Are people who have strong emotional reactions to stress more susceptible to inflammatory diseases—including heart disease—if stress is a frequent occurrence? A study conducted at the University of Pittsburgh suggests the answer is yes.
“[Subjects] who reported high levels of anger and anxiety after performing a laboratory-based stress task showed greater increases in a marker of inflammation than those who remained relatively calm,” said Judith Carroll, PhD, lead investigator. “This could explain why some people with high levels of stress experience chronic health problems.”
Investigators enrolled 102 relatively healthy male and female subjects (mean age 50 years). All participants were required to perform “a simulated public speaking task, consisting of 2 minutes of preparation for a speech defending themselves against an alleged transgression (shoplifting or traffic violation), followed by 3 minutes of videotaped speech delivery.” Data included measures of affective state and serum levels of proinflammatory markers at the end of a baseline 30-minute resting period, after the 5-minute public speaking task and again after a 30-minute recovery period. Data analysis showed that subjects with the largest increases in proinflammatory markers were the ones who displayed the strongest emotional reactions—anger and anxiety—to the speaking task.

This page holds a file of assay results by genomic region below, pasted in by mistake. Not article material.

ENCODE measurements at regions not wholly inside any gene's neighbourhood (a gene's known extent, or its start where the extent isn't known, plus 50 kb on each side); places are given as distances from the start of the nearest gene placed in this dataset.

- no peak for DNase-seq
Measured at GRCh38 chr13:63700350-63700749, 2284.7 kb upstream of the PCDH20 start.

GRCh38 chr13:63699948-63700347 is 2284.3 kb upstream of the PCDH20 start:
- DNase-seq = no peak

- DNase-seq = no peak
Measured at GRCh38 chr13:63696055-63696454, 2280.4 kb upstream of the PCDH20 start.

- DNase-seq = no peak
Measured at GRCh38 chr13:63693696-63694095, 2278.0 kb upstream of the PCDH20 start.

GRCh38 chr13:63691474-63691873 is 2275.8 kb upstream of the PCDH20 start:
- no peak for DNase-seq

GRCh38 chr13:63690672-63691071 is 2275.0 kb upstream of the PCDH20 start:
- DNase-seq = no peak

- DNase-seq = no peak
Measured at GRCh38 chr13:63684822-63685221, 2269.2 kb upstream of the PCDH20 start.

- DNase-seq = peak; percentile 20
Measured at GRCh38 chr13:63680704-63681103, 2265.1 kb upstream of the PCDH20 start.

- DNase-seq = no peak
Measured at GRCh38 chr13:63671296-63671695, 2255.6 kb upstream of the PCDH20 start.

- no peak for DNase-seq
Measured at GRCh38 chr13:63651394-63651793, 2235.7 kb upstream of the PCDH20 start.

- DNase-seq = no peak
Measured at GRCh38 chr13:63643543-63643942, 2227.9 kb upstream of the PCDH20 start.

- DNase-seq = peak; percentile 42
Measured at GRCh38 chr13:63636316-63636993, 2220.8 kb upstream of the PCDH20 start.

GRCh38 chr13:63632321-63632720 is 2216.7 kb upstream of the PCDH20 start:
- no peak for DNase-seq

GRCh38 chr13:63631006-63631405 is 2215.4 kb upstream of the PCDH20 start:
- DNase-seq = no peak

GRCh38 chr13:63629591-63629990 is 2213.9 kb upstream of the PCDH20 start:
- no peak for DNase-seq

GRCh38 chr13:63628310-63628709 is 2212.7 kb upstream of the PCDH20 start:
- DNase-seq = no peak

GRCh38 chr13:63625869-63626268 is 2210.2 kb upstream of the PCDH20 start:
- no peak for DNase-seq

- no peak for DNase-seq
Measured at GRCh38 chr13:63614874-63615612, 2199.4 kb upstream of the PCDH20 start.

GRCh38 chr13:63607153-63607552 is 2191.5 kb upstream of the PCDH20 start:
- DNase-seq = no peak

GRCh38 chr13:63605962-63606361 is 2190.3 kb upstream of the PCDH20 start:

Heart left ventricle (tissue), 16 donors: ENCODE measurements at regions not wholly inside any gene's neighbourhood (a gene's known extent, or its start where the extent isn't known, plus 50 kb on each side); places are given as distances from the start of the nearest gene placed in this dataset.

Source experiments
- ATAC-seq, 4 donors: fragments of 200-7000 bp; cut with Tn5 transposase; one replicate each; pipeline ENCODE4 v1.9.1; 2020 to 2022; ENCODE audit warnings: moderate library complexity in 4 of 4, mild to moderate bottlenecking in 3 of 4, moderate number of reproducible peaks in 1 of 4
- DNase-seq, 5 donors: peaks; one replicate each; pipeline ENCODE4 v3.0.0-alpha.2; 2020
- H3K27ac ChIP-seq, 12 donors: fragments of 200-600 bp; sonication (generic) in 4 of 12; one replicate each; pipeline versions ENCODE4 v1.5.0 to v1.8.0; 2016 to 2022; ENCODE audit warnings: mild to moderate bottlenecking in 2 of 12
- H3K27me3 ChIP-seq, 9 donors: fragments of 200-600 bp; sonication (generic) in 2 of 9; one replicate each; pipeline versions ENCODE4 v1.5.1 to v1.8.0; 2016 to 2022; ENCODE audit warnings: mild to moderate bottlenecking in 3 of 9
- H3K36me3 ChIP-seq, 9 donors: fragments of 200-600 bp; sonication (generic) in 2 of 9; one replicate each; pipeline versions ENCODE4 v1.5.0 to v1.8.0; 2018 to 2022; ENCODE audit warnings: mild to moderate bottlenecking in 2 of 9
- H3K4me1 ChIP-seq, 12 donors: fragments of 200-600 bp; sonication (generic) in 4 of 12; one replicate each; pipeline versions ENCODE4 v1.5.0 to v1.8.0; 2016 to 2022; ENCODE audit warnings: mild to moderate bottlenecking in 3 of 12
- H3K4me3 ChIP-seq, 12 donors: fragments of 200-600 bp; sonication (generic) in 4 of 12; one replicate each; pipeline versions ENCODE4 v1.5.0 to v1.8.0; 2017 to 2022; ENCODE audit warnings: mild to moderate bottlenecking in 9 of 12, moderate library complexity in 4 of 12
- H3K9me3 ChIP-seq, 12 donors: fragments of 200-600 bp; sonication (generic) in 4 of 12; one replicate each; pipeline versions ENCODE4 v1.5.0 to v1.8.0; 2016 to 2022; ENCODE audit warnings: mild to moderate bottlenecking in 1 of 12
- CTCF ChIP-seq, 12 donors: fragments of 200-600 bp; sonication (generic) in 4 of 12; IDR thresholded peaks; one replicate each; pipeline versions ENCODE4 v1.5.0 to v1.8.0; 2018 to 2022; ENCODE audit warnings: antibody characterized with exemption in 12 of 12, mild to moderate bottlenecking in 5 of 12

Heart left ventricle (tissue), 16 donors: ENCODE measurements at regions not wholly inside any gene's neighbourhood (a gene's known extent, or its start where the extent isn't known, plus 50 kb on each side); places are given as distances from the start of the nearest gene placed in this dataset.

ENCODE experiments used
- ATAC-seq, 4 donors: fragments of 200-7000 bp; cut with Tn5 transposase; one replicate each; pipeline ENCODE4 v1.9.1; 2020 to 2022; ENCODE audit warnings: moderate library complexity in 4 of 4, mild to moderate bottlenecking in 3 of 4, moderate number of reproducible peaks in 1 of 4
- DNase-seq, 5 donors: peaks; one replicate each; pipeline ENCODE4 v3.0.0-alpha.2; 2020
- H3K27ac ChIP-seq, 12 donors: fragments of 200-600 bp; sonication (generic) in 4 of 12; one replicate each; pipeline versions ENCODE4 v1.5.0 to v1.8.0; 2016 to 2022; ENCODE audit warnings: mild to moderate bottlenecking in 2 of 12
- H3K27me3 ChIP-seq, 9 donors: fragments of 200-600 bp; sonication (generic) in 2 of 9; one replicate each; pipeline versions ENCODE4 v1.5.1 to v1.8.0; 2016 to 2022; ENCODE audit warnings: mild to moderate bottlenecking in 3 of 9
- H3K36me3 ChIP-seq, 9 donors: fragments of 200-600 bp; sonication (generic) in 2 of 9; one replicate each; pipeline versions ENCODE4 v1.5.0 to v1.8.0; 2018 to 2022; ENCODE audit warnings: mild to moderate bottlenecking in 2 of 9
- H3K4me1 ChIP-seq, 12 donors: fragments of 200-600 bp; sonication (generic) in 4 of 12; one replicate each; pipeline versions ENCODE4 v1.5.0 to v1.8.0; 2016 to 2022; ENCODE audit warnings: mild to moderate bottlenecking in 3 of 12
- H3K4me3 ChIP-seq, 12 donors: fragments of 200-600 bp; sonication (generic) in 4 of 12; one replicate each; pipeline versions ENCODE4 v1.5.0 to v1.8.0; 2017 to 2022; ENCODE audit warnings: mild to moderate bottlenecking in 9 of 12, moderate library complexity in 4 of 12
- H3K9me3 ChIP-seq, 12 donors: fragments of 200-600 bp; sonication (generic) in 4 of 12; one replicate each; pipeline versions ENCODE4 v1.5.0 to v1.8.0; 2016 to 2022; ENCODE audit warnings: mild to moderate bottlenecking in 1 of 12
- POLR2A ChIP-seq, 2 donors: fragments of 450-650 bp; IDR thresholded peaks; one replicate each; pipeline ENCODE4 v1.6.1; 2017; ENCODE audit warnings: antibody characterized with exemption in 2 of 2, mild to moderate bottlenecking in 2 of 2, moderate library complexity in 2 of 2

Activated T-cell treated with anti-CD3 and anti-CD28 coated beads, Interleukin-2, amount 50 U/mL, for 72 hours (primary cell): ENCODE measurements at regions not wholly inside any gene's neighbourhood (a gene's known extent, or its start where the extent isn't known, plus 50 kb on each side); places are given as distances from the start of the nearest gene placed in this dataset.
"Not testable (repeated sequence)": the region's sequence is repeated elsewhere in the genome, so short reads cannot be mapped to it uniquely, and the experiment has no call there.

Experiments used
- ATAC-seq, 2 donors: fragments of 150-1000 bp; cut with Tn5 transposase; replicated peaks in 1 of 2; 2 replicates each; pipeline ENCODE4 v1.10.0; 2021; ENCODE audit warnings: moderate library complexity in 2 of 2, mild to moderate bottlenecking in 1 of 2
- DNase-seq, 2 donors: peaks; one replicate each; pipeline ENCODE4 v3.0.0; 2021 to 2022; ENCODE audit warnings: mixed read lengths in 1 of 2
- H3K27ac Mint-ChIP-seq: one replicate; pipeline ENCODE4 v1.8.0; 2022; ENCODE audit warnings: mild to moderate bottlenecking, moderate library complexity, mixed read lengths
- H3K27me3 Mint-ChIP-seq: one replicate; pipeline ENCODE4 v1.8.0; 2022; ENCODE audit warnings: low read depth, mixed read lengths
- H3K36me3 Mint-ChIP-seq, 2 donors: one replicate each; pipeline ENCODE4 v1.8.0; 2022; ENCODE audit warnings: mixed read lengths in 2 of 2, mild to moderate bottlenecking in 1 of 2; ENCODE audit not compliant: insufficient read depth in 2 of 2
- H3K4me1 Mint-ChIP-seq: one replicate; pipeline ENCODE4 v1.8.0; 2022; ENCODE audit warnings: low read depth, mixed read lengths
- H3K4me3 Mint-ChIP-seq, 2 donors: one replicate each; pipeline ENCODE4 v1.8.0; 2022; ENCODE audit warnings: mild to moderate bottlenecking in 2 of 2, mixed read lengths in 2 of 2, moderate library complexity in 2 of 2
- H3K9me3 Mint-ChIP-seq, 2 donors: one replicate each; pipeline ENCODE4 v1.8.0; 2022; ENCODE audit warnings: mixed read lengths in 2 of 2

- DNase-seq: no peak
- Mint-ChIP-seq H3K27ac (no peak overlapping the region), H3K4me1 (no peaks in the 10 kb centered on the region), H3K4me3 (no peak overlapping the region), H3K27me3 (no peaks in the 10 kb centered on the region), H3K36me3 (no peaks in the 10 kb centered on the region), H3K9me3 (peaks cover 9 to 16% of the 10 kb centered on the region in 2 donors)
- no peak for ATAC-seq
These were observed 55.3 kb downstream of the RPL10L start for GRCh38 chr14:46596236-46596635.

Anna Marsland, PhD, associate professor of psychology and nursing at the University of Pittsburgh and study author, said, “Our results raise the possibility that individuals who become angry or anxious when confronting relatively minor challenges in their lives are prone to increases in inflammation. Over time, this may render these emotionally reactive individuals more vulnerable to inflammatory disease, such as cardiovascular disease,” she said.
The study appeared in Brain, Behavior, and Immunity (2011; 25, 232–38).